My point was that the context of a Shul is a group of friends and peers living and growing in a similiar day to day existence. When you see your friend with a similiar situation to yours working on his learning, davening or personal chesed, that’s a powerful lesson.
A yeshiva is an intensive place of learning under the strong guidance of its Rebbeim. It has a different set of goals and methods than a Shul.
There are many other benefits of davening in a Shul including the ones David mentioned. One other big factor is the Shul is the primary arena for personal chesed in our community.
Of course there are benefits of davening in the Yeshiva, but in the opinion of our Rav, a Shul is the proper choice for most (if not all) Baale Batim.
Ah. Though a yeshiva has its own community and structure, it’s the yeshiva’s structure and not built by the people themselves, whereas a shul requires that the people themselves help sustain and build it further. (?)
Ezzie – Because a Shul is structured and run as a community of friends, whereas a Yeshiva is not.
Mark – understood. But why is a shul a better place for that than a yeshiva? (Perhaps this is different for me, being younger, with most of my friends still in yeshiva?)
Welcome back to the community at large. A member of a Shul is part of the greater Kehilah. If one wishes he can daven at a yeshiva from time to time.
Ezzie – I think that the Rav (who I’ve talked to often on this matter) believes that we have an obligation to help our friends grow spiritually as well as learn from them. Much of that interaction takes place in the context of the Shul that one davens at regularly. It’s not just a matter of which place has the best or most comfortable davening.
Great post, Rabbi ;) You gave this post true justice. Maybe next time you’ll tell us HOW you became frum! :)
I’m still not sure I understood one part, even though I find it to be true: Why is it that the Rav felt you would get more out of davening in the shul than in a yeshiva? And what do you mean ‘the needs of the yeshiva are few, while the needs of the shul are many’?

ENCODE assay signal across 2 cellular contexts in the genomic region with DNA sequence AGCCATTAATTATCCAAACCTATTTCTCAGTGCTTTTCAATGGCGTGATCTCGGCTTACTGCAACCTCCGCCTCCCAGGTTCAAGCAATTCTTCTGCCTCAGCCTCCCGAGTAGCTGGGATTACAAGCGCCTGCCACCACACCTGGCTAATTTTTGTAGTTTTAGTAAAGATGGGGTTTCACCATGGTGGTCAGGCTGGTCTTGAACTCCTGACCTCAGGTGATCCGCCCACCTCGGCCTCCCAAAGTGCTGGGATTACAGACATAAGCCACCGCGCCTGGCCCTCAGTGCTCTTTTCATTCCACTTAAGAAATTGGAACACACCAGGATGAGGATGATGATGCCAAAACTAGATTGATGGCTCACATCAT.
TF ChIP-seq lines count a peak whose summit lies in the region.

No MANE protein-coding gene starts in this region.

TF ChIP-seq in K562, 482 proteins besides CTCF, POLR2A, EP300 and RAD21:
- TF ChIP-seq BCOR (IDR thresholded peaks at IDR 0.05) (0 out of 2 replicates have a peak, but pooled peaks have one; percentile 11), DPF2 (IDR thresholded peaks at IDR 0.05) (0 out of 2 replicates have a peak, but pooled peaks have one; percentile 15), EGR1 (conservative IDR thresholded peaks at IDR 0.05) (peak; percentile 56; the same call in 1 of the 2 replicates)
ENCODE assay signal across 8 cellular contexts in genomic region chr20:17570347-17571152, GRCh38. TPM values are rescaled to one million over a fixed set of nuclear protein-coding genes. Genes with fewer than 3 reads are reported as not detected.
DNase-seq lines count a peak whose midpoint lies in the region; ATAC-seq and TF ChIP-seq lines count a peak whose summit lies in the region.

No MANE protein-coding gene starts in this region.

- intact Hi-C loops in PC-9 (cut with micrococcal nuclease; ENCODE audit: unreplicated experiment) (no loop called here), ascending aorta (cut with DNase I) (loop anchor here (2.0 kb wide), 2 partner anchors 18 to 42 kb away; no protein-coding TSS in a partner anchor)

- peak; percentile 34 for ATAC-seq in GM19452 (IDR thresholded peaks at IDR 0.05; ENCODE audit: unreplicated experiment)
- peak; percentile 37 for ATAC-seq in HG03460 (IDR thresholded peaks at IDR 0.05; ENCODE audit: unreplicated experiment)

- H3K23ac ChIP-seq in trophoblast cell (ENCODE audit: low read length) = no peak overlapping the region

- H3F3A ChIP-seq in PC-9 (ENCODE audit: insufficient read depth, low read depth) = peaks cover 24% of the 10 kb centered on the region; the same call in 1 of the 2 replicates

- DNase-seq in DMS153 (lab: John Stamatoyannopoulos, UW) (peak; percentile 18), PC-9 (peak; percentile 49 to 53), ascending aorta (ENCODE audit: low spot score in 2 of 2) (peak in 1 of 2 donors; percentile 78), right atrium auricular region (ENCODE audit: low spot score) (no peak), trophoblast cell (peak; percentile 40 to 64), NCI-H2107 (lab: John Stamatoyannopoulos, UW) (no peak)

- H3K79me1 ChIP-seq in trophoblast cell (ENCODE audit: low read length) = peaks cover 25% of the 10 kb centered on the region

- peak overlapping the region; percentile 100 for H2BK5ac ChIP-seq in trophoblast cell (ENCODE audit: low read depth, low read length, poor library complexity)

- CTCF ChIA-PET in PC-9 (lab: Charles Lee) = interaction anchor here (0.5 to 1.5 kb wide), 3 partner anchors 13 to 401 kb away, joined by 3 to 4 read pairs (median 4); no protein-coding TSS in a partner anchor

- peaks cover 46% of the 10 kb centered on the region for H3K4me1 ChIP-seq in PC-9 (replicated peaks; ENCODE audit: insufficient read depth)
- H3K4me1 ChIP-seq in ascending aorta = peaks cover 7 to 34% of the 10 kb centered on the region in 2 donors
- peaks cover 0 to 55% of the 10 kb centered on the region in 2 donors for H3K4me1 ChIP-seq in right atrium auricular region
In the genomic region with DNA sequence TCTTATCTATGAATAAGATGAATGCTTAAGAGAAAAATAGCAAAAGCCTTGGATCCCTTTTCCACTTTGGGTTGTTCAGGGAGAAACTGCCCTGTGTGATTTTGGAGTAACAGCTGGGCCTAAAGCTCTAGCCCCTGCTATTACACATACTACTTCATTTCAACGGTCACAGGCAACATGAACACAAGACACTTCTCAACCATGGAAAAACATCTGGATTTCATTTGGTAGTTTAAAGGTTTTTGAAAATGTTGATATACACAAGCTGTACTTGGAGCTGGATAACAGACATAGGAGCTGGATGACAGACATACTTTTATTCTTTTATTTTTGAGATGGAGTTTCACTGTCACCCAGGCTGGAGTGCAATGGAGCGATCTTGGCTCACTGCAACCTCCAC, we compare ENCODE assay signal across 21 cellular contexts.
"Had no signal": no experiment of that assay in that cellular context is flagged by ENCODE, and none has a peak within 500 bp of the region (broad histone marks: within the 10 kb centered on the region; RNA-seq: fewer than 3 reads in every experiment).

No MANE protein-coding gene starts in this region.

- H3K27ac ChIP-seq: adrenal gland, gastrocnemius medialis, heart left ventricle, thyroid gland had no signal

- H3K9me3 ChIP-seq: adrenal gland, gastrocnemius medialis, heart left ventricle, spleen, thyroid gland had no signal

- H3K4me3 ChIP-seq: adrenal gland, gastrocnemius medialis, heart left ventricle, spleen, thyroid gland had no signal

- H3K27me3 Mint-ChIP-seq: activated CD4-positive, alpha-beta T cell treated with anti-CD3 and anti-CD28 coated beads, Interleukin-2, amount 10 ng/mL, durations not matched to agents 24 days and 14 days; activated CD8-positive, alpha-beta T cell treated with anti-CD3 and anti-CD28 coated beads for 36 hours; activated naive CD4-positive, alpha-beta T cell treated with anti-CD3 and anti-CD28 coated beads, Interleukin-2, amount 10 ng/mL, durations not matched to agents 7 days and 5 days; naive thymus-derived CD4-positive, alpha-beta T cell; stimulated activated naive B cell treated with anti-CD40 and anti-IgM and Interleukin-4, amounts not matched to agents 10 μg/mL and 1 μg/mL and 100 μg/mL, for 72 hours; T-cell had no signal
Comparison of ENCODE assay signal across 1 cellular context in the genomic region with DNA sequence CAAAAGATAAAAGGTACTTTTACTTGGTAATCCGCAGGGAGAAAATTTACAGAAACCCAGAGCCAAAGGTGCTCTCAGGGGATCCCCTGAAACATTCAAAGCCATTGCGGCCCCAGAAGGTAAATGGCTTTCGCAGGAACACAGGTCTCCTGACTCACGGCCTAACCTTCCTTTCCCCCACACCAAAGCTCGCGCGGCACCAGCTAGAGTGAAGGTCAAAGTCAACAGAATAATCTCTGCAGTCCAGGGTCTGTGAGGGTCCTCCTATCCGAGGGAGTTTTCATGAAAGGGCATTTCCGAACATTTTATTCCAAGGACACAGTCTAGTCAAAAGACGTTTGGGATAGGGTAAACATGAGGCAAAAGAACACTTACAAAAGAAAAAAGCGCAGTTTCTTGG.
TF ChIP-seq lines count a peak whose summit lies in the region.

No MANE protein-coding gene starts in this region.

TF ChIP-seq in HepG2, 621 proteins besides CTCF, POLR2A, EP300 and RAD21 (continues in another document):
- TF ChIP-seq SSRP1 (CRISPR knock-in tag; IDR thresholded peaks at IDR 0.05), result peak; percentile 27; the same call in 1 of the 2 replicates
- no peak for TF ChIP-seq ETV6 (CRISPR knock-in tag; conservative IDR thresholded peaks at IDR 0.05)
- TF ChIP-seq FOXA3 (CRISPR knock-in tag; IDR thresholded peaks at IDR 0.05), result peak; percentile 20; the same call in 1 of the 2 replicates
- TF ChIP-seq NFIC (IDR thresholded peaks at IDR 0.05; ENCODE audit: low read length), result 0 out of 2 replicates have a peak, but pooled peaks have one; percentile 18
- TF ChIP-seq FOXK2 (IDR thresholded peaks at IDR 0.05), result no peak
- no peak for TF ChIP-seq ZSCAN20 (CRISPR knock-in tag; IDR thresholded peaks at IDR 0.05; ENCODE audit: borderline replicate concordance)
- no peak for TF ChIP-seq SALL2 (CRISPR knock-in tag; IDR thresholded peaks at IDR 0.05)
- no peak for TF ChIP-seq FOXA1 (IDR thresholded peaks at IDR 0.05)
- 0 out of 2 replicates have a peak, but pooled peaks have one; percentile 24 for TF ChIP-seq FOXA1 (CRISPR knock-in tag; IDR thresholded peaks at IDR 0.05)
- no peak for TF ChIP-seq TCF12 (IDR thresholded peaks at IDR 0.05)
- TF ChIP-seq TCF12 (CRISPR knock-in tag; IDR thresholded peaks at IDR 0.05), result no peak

One can expound with many differrent sources over wether a yeshiva or shul has greater sanctity and where one’s kavanos will be optimized. I am not sure that there is a definitive answer or that a shul is a demonstration of one’s maturity, as opposed to the youthful idealism of the Beis Medrash.
Here is some advice from someone who has davened on a steady basis in at least two shuls on a steady basis on Shabbos and a third during the week. Davening in a shul is important for your family for sociological, etc reasons . On the other hand, why not keep your head and heart in the yeshiva by going back to daven there, even by yourself for a spiritual change of pace? I have done it occasionally over the years and I definitely notice that I walk out feeling spiritually uplifted, notwithstanding the fact that one of the shuls that we belong to ( hint !) also has great davening.
Your lovely post reminded me of a conversation
I had with the father of a friend of mine, who is himself the Rav of a local shul, but at the time was a member of another shul. I told hm I wished I could daven in a Yeshiva, but there was no local place of that ilk to go. He said in his typical sharp way, “Davening in a Yeshiva is nice wne you are a kid, but when it’s time to grow up, an adult jins a shul.” I think he was referring to your sentiments precisely.
Whatever the motivation was for your “returning” to AY, we’re delighted to see you and your family again.
I’m curious about that davening and bentsching card. What does it mean to daven like someone else? [I definitely see people look like they have kavana when they daven, but I never am sure if they actually have it.] Would davening like someone else give you their kavana?
Or is this more of a speed of saying prayers, how much you say out loud, how you stand and move sort of thing?